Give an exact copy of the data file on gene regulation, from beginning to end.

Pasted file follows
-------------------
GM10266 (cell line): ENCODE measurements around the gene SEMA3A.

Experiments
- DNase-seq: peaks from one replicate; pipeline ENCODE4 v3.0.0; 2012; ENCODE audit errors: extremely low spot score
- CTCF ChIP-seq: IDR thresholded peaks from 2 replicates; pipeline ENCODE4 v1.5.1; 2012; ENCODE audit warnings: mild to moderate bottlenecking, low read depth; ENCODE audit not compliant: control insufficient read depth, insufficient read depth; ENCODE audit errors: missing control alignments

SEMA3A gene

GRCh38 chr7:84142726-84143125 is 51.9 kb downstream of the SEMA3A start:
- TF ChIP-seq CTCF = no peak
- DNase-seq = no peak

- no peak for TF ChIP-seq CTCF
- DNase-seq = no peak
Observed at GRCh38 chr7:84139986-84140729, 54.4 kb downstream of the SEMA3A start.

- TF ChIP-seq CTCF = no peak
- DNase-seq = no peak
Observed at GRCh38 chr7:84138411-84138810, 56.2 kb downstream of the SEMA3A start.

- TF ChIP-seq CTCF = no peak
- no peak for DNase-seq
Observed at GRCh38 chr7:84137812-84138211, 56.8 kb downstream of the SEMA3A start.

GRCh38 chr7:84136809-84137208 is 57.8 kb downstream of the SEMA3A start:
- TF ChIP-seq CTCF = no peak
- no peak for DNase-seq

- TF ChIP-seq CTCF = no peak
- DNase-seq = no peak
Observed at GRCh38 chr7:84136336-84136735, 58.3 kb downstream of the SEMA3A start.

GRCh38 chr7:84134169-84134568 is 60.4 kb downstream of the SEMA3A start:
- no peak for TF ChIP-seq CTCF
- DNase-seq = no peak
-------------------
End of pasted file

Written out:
GM10266 (cell line): ENCODE measurements around the gene SEMA3A.

Experiments
- DNase-seq: peaks from one replicate; pipeline ENCODE4 v3.0.0; 2012; ENCODE audit errors: extremely low spot score
- CTCF ChIP-seq: IDR thresholded peaks from 2 replicates; pipeline ENCODE4 v1.5.1; 2012; ENCODE audit warnings: mild to moderate bottlenecking, low read depth; ENCODE audit not compliant: control insufficient read depth, insufficient read depth; ENCODE audit errors: missing control alignments

SEMA3A gene

GRCh38 chr7:84142726-84143125 is 51.9 kb downstream of the SEMA3A start:
- TF ChIP-seq CTCF = no peak
- DNase-seq = no peak

- no peak for TF ChIP-seq CTCF
- DNase-seq = no peak
Observed at GRCh38 chr7:84139986-84140729, 54.4 kb downstream of the SEMA3A start.

- TF ChIP-seq CTCF = no peak
- DNase-seq = no peak
Observed at GRCh38 chr7:84138411-84138810, 56.2 kb downstream of the SEMA3A start.

- TF ChIP-seq CTCF = no peak
- no peak for DNase-seq
Observed at GRCh38 chr7:84137812-84138211, 56.8 kb downstream of the SEMA3A start.

GRCh38 chr7:84136809-84137208 is 57.8 kb downstream of the SEMA3A start:
- TF ChIP-seq CTCF = no peak
- no peak for DNase-seq

- TF ChIP-seq CTCF = no peak
- DNase-seq = no peak
Observed at GRCh38 chr7:84136336-84136735, 58.3 kb downstream of the SEMA3A start.

GRCh38 chr7:84134169-84134568 is 60.4 kb downstream of the SEMA3A start:
- no peak for TF ChIP-seq CTCF
- DNase-seq = no peak